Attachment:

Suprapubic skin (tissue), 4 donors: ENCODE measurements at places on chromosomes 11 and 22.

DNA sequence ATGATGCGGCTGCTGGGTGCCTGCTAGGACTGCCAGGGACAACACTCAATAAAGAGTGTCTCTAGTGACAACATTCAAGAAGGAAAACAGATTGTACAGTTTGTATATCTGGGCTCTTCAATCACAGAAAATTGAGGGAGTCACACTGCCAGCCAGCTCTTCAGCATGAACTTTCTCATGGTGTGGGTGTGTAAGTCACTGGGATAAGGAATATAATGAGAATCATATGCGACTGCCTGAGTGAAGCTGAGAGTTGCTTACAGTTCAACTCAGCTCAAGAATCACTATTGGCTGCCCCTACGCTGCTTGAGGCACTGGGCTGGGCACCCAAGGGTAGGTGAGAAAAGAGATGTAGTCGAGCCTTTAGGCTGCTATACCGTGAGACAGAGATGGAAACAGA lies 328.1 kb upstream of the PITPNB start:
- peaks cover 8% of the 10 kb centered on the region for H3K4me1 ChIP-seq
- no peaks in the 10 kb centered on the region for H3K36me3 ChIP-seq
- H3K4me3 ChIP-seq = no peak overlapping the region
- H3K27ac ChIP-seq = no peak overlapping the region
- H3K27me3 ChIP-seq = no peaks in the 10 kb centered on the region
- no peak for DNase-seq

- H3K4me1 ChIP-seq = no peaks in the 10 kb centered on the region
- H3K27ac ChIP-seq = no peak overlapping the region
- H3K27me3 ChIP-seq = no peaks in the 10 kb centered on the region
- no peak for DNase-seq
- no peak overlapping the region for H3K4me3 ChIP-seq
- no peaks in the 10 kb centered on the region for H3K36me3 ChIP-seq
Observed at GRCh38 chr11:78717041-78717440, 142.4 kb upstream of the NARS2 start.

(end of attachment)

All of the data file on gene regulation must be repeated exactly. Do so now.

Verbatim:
Suprapubic skin (tissue), 4 donors: ENCODE measurements at places on chromosomes 11 and 22.

DNA sequence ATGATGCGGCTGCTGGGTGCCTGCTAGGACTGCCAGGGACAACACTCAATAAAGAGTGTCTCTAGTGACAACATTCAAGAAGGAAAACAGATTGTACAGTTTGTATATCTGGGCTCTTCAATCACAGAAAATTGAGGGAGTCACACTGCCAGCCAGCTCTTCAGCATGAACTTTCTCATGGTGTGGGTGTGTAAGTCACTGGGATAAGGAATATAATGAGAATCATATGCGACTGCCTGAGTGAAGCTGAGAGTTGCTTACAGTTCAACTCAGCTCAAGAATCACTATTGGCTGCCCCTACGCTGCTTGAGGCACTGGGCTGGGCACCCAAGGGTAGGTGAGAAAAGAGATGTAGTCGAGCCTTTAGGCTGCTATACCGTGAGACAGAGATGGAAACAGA lies 328.1 kb upstream of the PITPNB start:
- peaks cover 8% of the 10 kb centered on the region for H3K4me1 ChIP-seq
- no peaks in the 10 kb centered on the region for H3K36me3 ChIP-seq
- H3K4me3 ChIP-seq = no peak overlapping the region
- H3K27ac ChIP-seq = no peak overlapping the region
- H3K27me3 ChIP-seq = no peaks in the 10 kb centered on the region
- no peak for DNase-seq

- H3K4me1 ChIP-seq = no peaks in the 10 kb centered on the region
- H3K27ac ChIP-seq = no peak overlapping the region
- H3K27me3 ChIP-seq = no peaks in the 10 kb centered on the region
- no peak for DNase-seq
- no peak overlapping the region for H3K4me3 ChIP-seq
- no peaks in the 10 kb centered on the region for H3K36me3 ChIP-seq
Observed at GRCh38 chr11:78717041-78717440, 142.4 kb upstream of the NARS2 start.